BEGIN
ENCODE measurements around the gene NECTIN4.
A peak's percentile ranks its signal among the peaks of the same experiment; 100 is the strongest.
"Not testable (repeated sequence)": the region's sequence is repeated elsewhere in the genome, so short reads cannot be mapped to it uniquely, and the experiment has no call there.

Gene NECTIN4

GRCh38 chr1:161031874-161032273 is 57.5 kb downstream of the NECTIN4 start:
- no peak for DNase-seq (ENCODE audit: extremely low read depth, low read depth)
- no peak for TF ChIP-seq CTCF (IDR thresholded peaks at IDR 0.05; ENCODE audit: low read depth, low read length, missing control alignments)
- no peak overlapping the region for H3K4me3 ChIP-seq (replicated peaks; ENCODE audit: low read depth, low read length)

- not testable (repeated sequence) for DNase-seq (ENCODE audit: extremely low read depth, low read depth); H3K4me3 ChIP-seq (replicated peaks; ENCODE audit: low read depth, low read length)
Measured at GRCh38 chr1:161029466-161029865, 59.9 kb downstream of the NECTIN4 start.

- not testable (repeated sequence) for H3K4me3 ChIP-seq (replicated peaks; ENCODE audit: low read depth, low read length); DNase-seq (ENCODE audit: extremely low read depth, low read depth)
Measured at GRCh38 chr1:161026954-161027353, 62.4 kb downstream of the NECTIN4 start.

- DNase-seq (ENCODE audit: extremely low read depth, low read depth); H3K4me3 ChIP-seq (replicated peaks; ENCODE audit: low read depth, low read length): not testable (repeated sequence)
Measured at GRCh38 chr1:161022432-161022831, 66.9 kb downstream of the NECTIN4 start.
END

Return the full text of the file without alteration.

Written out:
ENCODE measurements around the gene NECTIN4.
A peak's percentile ranks its signal among the peaks of the same experiment; 100 is the strongest.
"Not testable (repeated sequence)": the region's sequence is repeated elsewhere in the genome, so short reads cannot be mapped to it uniquely, and the experiment has no call there.

Gene NECTIN4

GRCh38 chr1:161031874-161032273 is 57.5 kb downstream of the NECTIN4 start:
- no peak for DNase-seq (ENCODE audit: extremely low read depth, low read depth)
- no peak for TF ChIP-seq CTCF (IDR thresholded peaks at IDR 0.05; ENCODE audit: low read depth, low read length, missing control alignments)
- no peak overlapping the region for H3K4me3 ChIP-seq (replicated peaks; ENCODE audit: low read depth, low read length)

- not testable (repeated sequence) for DNase-seq (ENCODE audit: extremely low read depth, low read depth); H3K4me3 ChIP-seq (replicated peaks; ENCODE audit: low read depth, low read length)
Measured at GRCh38 chr1:161029466-161029865, 59.9 kb downstream of the NECTIN4 start.

- not testable (repeated sequence) for H3K4me3 ChIP-seq (replicated peaks; ENCODE audit: low read depth, low read length); DNase-seq (ENCODE audit: extremely low read depth, low read depth)
Measured at GRCh38 chr1:161026954-161027353, 62.4 kb downstream of the NECTIN4 start.

- DNase-seq (ENCODE audit: extremely low read depth, low read depth); H3K4me3 ChIP-seq (replicated peaks; ENCODE audit: low read depth, low read length): not testable (repeated sequence)
Measured at GRCh38 chr1:161022432-161022831, 66.9 kb downstream of the NECTIN4 start.